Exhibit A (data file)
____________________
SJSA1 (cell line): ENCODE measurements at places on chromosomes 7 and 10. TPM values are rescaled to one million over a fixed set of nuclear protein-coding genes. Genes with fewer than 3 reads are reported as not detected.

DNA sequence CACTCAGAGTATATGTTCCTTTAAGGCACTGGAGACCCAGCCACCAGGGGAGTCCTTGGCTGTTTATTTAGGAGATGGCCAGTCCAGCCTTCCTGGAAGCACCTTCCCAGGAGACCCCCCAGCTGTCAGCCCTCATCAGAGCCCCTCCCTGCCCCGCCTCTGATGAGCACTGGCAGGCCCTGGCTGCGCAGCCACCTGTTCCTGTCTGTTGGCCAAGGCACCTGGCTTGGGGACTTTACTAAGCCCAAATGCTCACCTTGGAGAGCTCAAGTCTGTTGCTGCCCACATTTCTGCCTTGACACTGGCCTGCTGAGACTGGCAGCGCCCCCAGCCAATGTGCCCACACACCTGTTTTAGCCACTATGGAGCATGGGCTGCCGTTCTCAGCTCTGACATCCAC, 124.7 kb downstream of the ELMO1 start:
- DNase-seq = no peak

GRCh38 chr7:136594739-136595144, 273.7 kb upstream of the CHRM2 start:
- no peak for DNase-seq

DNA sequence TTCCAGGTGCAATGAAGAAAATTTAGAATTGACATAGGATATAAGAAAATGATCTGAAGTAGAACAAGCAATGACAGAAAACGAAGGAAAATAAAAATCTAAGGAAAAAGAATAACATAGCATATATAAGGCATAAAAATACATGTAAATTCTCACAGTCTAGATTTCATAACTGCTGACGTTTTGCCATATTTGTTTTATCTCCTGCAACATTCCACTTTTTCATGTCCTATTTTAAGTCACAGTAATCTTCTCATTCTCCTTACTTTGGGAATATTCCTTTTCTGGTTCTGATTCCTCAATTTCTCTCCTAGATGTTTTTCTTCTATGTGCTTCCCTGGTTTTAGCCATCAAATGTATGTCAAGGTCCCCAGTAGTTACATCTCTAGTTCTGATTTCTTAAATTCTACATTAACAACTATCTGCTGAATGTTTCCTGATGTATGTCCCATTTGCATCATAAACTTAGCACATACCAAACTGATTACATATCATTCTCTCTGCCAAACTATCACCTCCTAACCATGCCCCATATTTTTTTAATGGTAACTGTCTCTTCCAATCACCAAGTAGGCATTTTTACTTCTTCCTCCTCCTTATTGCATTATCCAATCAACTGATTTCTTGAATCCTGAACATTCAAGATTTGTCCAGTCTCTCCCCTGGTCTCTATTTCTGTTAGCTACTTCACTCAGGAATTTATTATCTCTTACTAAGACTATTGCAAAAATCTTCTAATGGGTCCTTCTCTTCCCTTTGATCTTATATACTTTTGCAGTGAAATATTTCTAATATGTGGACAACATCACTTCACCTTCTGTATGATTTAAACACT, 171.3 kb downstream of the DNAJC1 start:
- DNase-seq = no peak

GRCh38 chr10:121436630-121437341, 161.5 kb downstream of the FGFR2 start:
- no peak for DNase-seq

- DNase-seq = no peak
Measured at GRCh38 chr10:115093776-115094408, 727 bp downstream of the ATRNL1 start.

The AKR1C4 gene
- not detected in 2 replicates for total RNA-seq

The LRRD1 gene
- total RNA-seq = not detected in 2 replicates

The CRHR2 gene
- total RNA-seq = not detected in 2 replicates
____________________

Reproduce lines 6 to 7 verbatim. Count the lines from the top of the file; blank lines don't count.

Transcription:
DNA sequence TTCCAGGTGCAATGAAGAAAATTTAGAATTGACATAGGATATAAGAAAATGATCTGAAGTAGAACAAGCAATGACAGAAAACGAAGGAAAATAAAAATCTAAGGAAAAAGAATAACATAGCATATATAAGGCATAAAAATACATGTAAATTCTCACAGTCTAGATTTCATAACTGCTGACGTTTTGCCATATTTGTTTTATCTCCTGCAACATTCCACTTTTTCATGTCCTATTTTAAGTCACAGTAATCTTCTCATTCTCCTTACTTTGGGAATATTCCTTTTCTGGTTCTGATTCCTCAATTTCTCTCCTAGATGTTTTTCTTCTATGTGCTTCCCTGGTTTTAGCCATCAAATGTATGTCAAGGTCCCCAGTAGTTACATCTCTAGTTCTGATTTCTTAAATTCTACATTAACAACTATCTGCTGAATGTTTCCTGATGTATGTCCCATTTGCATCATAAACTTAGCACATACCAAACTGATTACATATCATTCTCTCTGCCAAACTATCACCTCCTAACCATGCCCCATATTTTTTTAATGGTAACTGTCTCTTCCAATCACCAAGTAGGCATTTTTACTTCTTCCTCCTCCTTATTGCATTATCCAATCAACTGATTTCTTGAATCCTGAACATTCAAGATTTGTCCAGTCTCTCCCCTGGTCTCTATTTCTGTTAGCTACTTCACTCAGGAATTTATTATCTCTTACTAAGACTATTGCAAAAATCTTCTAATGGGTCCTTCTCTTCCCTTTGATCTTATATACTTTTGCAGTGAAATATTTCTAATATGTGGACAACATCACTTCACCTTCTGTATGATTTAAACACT, 171.3 kb downstream of the DNAJC1 start:
- DNase-seq = no peak